If you haven’t heard, Senators Harkin and Enzi introduced a substitute version of their ESEA Reauthorization bill today. While I’m disheartened and disappointed by these changes, Secretary Duncan released a more muted statement on the new bill. As a public service, Quick and the Ed is going to break down the key changes so you don’t have to re-read the 860-page bill again (see our chart below, or PDF here). It’s worth nothing that each of these changes is in direct response to the letter advocacy groups for teachers, principals, school administrators, and school boards sent to the Senators yesterday, as well as concerns from other key interest groups.
- Teacher and Principal Evaluation: States are not required to develop and adopt new teacher and principal evaluations based in part on student achievement, or to distribute teachers equitably among high-poverty and high-minority schools based on their effectiveness. Both become optional. Instead teachers will be distributed equally on the basis of: 1) whether they are highly qualified; 2) whether they are inexperienced; 3) whether they completed a teacher preparation program; and/or 4) whether they are certified in the subjects/grades they teach.
- Growth Models: Adequate student growth is no longer defined. Originally, for a student who was not on track to be college and career ready, adequate growth would represent a trajectory where that student would be “on track” in 3 years. In the substitute bill, states can determine the number of years students have to reach the “on track” level. Similarly, for students that are “on track” already, adequate growth would no longer be equal to 1 year’s worth of progress; rather, states would determine how much progress is needed to continue to make academic growth.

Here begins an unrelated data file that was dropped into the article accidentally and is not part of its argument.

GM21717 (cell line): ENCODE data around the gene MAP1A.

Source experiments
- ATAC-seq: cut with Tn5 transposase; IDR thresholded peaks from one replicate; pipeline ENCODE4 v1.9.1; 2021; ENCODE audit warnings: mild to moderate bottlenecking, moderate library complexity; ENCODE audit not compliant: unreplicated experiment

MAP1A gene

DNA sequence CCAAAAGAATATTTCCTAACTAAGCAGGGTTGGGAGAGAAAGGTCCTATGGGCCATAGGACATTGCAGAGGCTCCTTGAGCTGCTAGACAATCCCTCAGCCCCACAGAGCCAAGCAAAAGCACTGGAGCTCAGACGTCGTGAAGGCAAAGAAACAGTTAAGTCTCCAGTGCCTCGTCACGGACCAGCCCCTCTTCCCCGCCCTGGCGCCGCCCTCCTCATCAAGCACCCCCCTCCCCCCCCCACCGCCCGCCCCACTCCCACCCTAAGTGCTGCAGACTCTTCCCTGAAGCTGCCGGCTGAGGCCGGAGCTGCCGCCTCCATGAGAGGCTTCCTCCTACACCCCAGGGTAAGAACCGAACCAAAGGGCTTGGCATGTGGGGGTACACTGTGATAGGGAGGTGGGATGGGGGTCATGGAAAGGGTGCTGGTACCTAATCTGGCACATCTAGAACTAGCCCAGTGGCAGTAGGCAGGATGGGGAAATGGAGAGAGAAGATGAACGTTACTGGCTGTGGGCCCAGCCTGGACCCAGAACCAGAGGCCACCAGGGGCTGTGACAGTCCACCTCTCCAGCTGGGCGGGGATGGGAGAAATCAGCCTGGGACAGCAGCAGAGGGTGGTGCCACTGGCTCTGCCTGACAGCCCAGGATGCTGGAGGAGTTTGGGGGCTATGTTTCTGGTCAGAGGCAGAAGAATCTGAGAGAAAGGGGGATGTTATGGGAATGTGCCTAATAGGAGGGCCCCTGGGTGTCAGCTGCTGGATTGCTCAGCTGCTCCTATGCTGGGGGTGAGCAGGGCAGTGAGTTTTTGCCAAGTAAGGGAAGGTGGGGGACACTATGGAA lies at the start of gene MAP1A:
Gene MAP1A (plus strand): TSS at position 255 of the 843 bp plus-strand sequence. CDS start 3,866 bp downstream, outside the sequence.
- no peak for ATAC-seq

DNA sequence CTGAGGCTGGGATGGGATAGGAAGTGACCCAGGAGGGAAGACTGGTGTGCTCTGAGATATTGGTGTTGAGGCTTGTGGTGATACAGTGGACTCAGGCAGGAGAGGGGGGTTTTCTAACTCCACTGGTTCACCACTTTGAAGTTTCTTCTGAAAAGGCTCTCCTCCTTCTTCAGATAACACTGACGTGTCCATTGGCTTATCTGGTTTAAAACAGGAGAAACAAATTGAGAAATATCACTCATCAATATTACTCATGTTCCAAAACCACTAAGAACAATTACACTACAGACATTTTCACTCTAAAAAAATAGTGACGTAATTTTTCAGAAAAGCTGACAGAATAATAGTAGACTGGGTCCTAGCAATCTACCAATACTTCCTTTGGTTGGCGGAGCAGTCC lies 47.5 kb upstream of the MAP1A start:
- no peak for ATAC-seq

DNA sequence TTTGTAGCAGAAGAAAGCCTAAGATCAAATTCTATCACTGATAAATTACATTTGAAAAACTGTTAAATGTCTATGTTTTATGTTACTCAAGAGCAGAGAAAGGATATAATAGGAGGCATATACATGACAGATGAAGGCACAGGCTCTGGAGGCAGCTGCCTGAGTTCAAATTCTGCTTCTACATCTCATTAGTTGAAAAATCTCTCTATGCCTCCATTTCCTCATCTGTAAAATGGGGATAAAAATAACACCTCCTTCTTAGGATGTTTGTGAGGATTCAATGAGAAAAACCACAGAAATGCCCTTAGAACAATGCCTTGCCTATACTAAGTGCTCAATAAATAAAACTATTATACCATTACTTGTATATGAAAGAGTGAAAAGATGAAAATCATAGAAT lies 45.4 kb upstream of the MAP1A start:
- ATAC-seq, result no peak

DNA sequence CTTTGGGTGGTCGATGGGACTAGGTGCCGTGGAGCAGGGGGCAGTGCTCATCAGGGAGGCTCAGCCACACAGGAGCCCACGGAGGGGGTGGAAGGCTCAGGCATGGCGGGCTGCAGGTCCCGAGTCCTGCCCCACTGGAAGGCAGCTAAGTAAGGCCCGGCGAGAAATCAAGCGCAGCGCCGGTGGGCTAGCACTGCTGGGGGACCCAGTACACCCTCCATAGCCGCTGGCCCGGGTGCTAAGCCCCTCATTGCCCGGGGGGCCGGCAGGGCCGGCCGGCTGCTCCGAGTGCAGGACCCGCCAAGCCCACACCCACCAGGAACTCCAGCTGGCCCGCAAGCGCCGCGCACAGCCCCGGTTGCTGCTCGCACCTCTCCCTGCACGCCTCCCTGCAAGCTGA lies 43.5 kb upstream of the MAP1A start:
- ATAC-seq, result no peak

- Turnaround Models: The turnaround models chosen by Persistently Low Achieving schools de-emphasize firing the school’s principal. In both the “Transformation” and “Turnaround” model, a state could apply to the Department of Education to waive the requirement to fire the principals at a Persistently Low-Achieving school. States could also apply for more discretion in the composition of school turnaround teams under the “Strategic Staffing” model. The Transformation model was tweaked further so that districts could continue to play the Dance of the Lemons. Hiring of teachers at the Transformation school must still be by mutual consent, but any ineffective teachers that were displaced at the school could be forced upon other schools in the district. It’s worth noting that the Council of Chief State School Officers shared these concerns about the turnaround strategies and growth model provisions..
Essentially, the only point on which the Senators did not capitulate to the demands of the advocacy groups was around assessments, where they asked for less emphasis on annual testing via one high-stakes assessment. Of course, the bill already included language that allowed states to incorporate summative and formative tests into their accountability system, so this concern had already been partially addressed. Stay tuned for our continuing coverage of Harkin-Enzi 2.0.